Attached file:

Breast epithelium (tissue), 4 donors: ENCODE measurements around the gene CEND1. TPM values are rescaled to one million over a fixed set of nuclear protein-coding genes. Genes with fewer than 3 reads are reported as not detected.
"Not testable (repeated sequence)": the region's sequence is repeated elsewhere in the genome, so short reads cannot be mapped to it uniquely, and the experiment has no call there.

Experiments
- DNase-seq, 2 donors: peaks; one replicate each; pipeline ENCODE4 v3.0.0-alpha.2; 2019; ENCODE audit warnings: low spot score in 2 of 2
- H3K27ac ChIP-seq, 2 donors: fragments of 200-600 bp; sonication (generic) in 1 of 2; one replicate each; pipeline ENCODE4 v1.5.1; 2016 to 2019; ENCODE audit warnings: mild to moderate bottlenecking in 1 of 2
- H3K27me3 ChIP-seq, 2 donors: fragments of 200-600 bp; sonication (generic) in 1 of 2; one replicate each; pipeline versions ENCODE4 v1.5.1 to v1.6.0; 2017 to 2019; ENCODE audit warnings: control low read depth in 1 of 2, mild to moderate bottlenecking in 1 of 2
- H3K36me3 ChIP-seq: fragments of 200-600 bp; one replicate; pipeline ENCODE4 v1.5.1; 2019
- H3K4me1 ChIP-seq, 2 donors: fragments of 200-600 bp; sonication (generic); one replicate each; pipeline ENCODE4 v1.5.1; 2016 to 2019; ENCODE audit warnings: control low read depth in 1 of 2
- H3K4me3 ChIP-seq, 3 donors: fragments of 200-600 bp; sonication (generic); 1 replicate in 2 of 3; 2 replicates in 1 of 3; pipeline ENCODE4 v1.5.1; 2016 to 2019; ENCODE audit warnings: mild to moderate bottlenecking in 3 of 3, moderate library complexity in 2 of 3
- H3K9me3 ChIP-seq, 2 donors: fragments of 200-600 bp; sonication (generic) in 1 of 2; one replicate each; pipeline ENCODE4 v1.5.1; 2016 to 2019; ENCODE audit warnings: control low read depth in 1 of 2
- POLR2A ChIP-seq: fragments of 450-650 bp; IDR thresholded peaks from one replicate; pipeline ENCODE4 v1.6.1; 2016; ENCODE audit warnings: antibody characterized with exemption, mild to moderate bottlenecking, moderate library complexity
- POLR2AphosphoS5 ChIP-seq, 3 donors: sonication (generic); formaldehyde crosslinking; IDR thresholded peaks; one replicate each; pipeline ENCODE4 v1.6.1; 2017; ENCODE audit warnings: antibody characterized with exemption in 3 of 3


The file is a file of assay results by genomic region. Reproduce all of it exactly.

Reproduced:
Breast epithelium (tissue), 4 donors: ENCODE measurements around the gene CEND1. TPM values are rescaled to one million over a fixed set of nuclear protein-coding genes. Genes with fewer than 3 reads are reported as not detected.
"Not testable (repeated sequence)": the region's sequence is repeated elsewhere in the genome, so short reads cannot be mapped to it uniquely, and the experiment has no call there.

Experiments
- DNase-seq, 2 donors: peaks; one replicate each; pipeline ENCODE4 v3.0.0-alpha.2; 2019; ENCODE audit warnings: low spot score in 2 of 2
- H3K27ac ChIP-seq, 2 donors: fragments of 200-600 bp; sonication (generic) in 1 of 2; one replicate each; pipeline ENCODE4 v1.5.1; 2016 to 2019; ENCODE audit warnings: mild to moderate bottlenecking in 1 of 2
- H3K27me3 ChIP-seq, 2 donors: fragments of 200-600 bp; sonication (generic) in 1 of 2; one replicate each; pipeline versions ENCODE4 v1.5.1 to v1.6.0; 2017 to 2019; ENCODE audit warnings: control low read depth in 1 of 2, mild to moderate bottlenecking in 1 of 2
- H3K36me3 ChIP-seq: fragments of 200-600 bp; one replicate; pipeline ENCODE4 v1.5.1; 2019
- H3K4me1 ChIP-seq, 2 donors: fragments of 200-600 bp; sonication (generic); one replicate each; pipeline ENCODE4 v1.5.1; 2016 to 2019; ENCODE audit warnings: control low read depth in 1 of 2
- H3K4me3 ChIP-seq, 3 donors: fragments of 200-600 bp; sonication (generic); 1 replicate in 2 of 3; 2 replicates in 1 of 3; pipeline ENCODE4 v1.5.1; 2016 to 2019; ENCODE audit warnings: mild to moderate bottlenecking in 3 of 3, moderate library complexity in 2 of 3
- H3K9me3 ChIP-seq, 2 donors: fragments of 200-600 bp; sonication (generic) in 1 of 2; one replicate each; pipeline ENCODE4 v1.5.1; 2016 to 2019; ENCODE audit warnings: control low read depth in 1 of 2
- POLR2A ChIP-seq: fragments of 450-650 bp; IDR thresholded peaks from one replicate; pipeline ENCODE4 v1.6.1; 2016; ENCODE audit warnings: antibody characterized with exemption, mild to moderate bottlenecking, moderate library complexity
- POLR2AphosphoS5 ChIP-seq, 3 donors: sonication (generic); formaldehyde crosslinking; IDR thresholded peaks; one replicate each; pipeline ENCODE4 v1.6.1; 2017; ENCODE audit warnings: antibody characterized with exemption in 3 of 3